New research from Webroot tells us that enterprises are deeply concerned about the impact that social networking has on their security.

In a new blog posting the security firm released the results of research conducted with 800 IT professionals in the UK, UK and Australia, in which it found that over three quarters of them think that Web 2.0 malware will be the biggest issue they face this year.

"Eighty per cent of those who responded anticipate Web 2.0-based malware threats will be among their biggest challenges, and 73 per cent said these types of malware are much harder to manage than email-based threats", wrote the firm.

Those firms that are confident they are sufficiently protected seem to be living under an illusion, according to the survey. These firms also admitted to a number of security problems, including attacks from viruses (60 per cent), spyware (57 per cent), phishing attacks (47 per cent), hacking attacks (35 per cent), and SQL injections of their Web sites (32 per cent).

None of which really tally with any "sufficiently protected" claims, although it is kind of in Webroot's interests to paint this rather depressing picture, given that such a strategy is likely to shift a few more units.

February 18, 2010 | | Comments (0)

Iceman hacker gets 13 years

A notorious hacker has been sentenced to 13 years in jail on charges of wire tapping and identity theft.

A court in Pittsburgh said that Max Ray Vision - nee Butler - pleaded guilty to charges last year and had now been sentenced to the jail time, fined almost £20m in repayments to his victims and will face an extra five years of supervised release.

When Vision, who went by the psuedonym Iceman, was arrested he had the details of almost two million card holders on his home computer; card details which he was using on his trading site cardmarket.com.

We do not know how much money he made through the site, but the size of the fine suggests that it was a significant ammount. Court reports say that the fine was based on the $25 cost card companies faced with replacing a lost or stolen number, adding that it was estimated that the Iceman has personally stolen some 1.1m IDs himself.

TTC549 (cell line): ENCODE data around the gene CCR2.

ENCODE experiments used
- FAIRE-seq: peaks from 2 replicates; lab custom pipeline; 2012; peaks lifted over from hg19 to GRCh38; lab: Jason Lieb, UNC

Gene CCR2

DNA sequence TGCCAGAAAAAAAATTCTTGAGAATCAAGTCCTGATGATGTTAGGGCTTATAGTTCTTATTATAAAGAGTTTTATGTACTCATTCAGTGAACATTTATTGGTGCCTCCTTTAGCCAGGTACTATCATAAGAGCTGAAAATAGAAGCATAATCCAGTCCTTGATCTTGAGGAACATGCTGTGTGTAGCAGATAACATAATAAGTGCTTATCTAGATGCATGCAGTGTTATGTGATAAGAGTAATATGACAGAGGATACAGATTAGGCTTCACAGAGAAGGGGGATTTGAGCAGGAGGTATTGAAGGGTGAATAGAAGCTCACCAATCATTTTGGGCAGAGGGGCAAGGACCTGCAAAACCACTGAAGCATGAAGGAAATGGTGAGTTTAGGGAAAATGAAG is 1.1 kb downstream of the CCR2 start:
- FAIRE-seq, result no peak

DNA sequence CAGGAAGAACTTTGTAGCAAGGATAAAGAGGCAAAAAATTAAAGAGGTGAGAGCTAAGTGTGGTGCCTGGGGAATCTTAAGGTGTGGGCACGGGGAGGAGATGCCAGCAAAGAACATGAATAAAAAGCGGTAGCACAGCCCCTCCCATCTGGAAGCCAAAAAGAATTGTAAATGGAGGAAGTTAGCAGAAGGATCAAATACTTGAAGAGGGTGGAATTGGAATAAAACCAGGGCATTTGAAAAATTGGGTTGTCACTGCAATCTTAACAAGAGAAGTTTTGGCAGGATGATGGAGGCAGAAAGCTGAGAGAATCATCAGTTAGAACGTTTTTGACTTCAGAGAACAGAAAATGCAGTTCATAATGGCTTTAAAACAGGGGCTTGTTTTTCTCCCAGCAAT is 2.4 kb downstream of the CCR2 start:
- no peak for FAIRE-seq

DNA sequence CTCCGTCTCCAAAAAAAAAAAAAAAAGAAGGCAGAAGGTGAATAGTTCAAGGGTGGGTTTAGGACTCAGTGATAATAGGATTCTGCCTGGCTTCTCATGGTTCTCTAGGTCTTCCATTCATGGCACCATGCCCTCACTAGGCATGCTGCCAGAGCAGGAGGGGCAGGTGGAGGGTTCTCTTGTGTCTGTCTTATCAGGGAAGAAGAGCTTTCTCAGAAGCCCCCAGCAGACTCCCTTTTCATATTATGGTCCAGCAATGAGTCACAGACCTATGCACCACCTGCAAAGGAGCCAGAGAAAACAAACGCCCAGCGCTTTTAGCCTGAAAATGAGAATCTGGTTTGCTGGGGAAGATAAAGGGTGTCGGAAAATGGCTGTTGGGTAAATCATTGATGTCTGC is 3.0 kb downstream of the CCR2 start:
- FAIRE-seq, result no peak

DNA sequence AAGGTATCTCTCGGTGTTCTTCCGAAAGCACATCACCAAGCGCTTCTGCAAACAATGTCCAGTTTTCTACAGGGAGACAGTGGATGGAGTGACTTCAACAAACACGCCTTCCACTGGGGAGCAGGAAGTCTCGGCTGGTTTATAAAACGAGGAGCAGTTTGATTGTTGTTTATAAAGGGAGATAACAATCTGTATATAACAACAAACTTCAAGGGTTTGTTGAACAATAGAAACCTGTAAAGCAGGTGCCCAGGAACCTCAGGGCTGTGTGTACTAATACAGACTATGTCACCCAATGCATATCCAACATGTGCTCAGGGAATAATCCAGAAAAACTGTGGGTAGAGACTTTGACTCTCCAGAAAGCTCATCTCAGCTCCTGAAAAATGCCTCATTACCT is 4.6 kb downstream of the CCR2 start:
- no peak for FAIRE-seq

This is not the first time Vision has been arrested. Having started his career in crime early by writing a backdoor program that could be used to access federal machines, he was sent to jail for 18 months. And this after doing volunteer work at the FBI.

Having served this time he was unable to find any other work and was, he said in a memo to the court, unable to pursue any other career than that of a life of crime. His punishment will be a lesson to some, although the rewards that Iceman clearly enjoyed before his arrest will be enough to persuade the rest that cyber crime is worth the risk.

February 15, 2010 | | Comments (0)

Fake Firefox site pushing out adware

Security experts are warning that adware and spyware pushers are trying to bundle their wares into the latest version of Firefox in order to trick users into downloading the software.

A new blog posting from network security firm eSoft explains that adware pushers are trying to capitalise on the success of Firefox 3.6 in order to extend their reach.

The fake Firefox download site uncovered by the firm has been designed to fool users hoping to upgrade, but contains the spelling errors which are often a tell-tale sign of a scam site, said the blog posting.

"Victims of this scam install the 'Hotbar' toolbar by Pinball Corp, formerly Zango," the post noted.

"Not only are users subject to the annoying toolbar, they're also barraged with pop-up ads and host to a new Hotbar weather application running in the system tray."

ESoft warned users only to download software directly from the publisher, where possible.

February 3, 2010 | | Comments (0)